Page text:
Thimphu’s shame

I went on a field trip today. To the Memelakha landfill. That’s where our garbage ends up everyday.

The landfill was built in 1992 and was designed to last for 10 years. But the actual landfill lasted only for 6 years. Since then the area has been used as a dumping ground. It continues to be used as such.

The landfill should have been lined with layers of concrete, plastic and concrete to prevent leakage. It wasn’t. So potentially toxic liquid seeps out of the walls and flows into a stream, which ends up in our river.

As soon as the landfill reached its capacity, it should have been sealed with several layers of concrete and plastic. It wasn’t. Instead, during the last 10 years since the landfill reached its capacity, even more garbage has been dumped on the landfill. The area has now turned into such a big dumping ground that it’s difficult to spot the original landfill.

Pipes should have been inserted into the landfill to release methane that rotting garbage generates. They weren’t. So the landfill is potentially explosive.

I was ashamed by what I saw. We produce a lot of garbage, some 40 tonnes everyday. But most of it is actually recyclable – plastics, paper and PET bottles. The problem is we don’t recycle. That’s the shame. And the garbage keeps piling.

The wall marked the designed capacity of the original landfill. What’s above the wall is what is now a dumping ground.

Garbage overflowing everywhere

Dogs reign supreme here

More dogs

Potentially toxic liquid seeping out

This must be deadly

Almost all of this is recyclable

Easy pickings

If only this had been recycled

Too little is recycled


Facebook Comments:


  1. Thank you for raising this important issue. I’ve always been so much concern with the issue of solid waste management in our country. The thing is we need solution, not just any short-term but something that really works. I think our new government needs to prioritize on this issue rather than building bridges or roads.
    I remember that the MoWHS did a survey on the amount/type of waste generated by each dzongkhag on a daily basis (in 2007) and I think the presentation was made to our PM who obviously showed his concern on the issue. I’ve no idea about the status now but I think the Department of Urban Development was/is working on it.
    I think it’s high time we do something about this. The thing is that the issue has reach to a scale where I as an individual can really do nothing on my own though I want to.
    Here in Holland, collection of garbage is outsourced to the private firms and they make a really good profit out of it since they re-cycle most of the waste. I think something like this can be adopted in Bhutan as well.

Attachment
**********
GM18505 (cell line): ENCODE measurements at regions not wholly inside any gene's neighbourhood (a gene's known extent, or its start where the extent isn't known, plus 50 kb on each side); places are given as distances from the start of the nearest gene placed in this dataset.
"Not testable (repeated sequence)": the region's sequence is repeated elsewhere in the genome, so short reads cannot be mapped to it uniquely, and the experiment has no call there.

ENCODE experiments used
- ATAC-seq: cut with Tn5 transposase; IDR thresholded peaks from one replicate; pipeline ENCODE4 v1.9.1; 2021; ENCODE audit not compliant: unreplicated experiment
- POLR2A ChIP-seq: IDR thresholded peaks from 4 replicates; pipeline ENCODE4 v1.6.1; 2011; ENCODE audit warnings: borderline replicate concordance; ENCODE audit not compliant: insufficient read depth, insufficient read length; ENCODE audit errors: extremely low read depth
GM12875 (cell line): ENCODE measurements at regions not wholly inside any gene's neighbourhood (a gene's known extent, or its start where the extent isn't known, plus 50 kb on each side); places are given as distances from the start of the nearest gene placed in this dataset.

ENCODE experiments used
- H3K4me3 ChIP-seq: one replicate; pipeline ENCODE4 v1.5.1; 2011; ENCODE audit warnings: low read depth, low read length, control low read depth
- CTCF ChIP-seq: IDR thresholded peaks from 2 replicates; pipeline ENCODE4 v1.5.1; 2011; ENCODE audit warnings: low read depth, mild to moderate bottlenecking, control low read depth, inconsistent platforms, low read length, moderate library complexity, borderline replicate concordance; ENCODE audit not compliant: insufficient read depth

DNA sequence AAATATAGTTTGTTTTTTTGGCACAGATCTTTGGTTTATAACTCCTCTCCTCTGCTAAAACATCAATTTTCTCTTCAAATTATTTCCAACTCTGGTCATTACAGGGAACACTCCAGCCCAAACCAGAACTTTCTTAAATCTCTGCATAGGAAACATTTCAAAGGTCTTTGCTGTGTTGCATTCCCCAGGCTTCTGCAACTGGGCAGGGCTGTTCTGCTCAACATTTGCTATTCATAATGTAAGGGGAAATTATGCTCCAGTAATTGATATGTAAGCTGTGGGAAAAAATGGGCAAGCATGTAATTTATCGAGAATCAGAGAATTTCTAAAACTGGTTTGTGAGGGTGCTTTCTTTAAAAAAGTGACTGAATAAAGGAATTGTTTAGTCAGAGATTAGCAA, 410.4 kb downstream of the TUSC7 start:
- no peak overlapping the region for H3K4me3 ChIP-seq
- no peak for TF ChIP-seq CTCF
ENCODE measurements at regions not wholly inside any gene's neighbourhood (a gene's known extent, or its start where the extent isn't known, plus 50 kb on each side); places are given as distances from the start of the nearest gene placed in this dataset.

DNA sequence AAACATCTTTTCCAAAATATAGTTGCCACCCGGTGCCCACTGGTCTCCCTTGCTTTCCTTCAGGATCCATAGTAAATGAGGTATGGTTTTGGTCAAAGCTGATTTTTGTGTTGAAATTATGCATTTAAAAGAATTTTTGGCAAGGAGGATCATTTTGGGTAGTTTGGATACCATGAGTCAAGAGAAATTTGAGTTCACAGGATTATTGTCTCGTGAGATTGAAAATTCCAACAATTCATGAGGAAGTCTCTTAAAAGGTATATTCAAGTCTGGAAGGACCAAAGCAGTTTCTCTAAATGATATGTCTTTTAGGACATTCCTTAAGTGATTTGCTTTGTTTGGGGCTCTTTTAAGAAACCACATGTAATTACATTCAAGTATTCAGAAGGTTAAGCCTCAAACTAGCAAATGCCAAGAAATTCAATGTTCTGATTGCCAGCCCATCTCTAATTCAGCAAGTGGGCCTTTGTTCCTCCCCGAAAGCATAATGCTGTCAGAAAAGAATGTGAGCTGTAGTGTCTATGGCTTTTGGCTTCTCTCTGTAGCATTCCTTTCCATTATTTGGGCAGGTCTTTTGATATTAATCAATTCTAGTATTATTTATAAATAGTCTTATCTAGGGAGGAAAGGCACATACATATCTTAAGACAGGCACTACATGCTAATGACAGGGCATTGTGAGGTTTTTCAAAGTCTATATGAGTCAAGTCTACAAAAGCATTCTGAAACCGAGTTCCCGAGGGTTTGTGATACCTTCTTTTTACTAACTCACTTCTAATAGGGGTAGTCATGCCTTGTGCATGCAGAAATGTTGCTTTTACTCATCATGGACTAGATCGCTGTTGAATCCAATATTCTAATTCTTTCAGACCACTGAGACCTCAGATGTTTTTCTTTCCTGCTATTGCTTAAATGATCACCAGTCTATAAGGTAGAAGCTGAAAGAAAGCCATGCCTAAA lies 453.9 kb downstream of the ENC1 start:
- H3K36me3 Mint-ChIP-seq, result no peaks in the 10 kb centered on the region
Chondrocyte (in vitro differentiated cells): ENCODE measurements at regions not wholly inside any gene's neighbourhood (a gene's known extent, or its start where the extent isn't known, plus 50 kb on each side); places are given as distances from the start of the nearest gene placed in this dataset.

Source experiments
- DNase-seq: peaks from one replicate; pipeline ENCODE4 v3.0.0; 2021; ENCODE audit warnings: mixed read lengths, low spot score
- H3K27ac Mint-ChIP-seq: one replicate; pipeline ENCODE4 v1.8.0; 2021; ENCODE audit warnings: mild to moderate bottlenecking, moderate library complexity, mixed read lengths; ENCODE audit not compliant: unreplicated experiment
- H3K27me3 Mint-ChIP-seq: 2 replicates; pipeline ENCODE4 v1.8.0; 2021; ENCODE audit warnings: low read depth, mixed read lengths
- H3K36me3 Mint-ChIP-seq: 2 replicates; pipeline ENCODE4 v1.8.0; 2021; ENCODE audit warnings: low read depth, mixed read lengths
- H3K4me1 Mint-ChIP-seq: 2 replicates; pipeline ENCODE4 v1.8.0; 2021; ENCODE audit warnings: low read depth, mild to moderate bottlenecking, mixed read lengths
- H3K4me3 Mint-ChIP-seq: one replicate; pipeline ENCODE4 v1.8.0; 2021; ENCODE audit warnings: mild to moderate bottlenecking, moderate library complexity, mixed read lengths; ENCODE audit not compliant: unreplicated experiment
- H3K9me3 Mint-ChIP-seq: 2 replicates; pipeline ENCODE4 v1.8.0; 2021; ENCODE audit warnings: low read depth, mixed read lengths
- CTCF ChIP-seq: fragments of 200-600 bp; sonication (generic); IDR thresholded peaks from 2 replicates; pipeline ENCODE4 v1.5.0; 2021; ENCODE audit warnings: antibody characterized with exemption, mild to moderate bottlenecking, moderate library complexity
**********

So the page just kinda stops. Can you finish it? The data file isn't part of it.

2. It is a shame to see our waste go to waste. Where is the sense of recycle, reduce and reuse. I know in my village people use the 3Rs very effectively, but it is the urbanites where all the educated lots reside and they take it for granted that the waste will be taken care by someone.

    You have brought this issue well in time when the waste bill has been enacted by the 1st parliament. I hope the concerned authorities will start to wake up. I hope they will not select another site where we can dump our waste again.

    Lets not waste our time to solve our own wastes.

  3. Tshering Tobgay says

    tchoden, many thanks for your observations. what is done in holland is possible here…hence my next post. enjoy!

  4. I applaud you opposition leader for bringing out this pertinent issue. I am so saddened to see our wastes being managed so badly…and i as an individual and a waste producer also take responsibility but i need help and want to help. I need help as in awareness and education of how i can manage my wastes and want to help as in how i can influence others in managing their wastes. I can start with my family first then friends and relatives and so on…to begin with, could the concerned authorities help in simple ways rather than making waste management so complicated and difficult for common people. we educated lot must take the initiative and set the trend and culture to be responsible for the future generation to follow. All big endeavours are undertaken by a single step and let us all take that step.

  5. Dear opposition leader,

    I totally and absolutely agree with you on the issue of waste management. I think bringing in expensive technology like waste incinerator is not a solution to Thimphu’s waste. There are many inexpensive methods like you have rightly pointed out, the concept of 3Rs…
    If we at all bring in the incinerator, we are only heading for technology which will not be functional in another few years because of its high operation and maintenance cost.
    So dear Sir, please stand by your opinion.

  6. I also took a family trip to Tango Chari area. I wonder if any parliamentarians have been aroud there lately. I was there to picnic with my family but alas that I couldn’t find a decent place without garbage to lay down and feast on our pack lunch. And guess what – that is also a tourists spot for people visit the two famous monasteries and also the finishing point of the Chomolhari-Dodena trek. What a shame. Simply try to cross the cantilevered bridge and look either left or right, one will notice pet bottles, plastics, rags etc. I think all MP’s should make a trip there to clean up this Sunday. We will join too.

    Also not very far and in the midst of Thimphu is the Chang Jiji housing complex area. The river front is ghastly – totally unacceptable (note city corporation). I know friends who live there dump their waste at the banks of the river after dark. NEC or City corp should wait along the banks after dark and you will see the culprits in action hurling the trash (sad but true).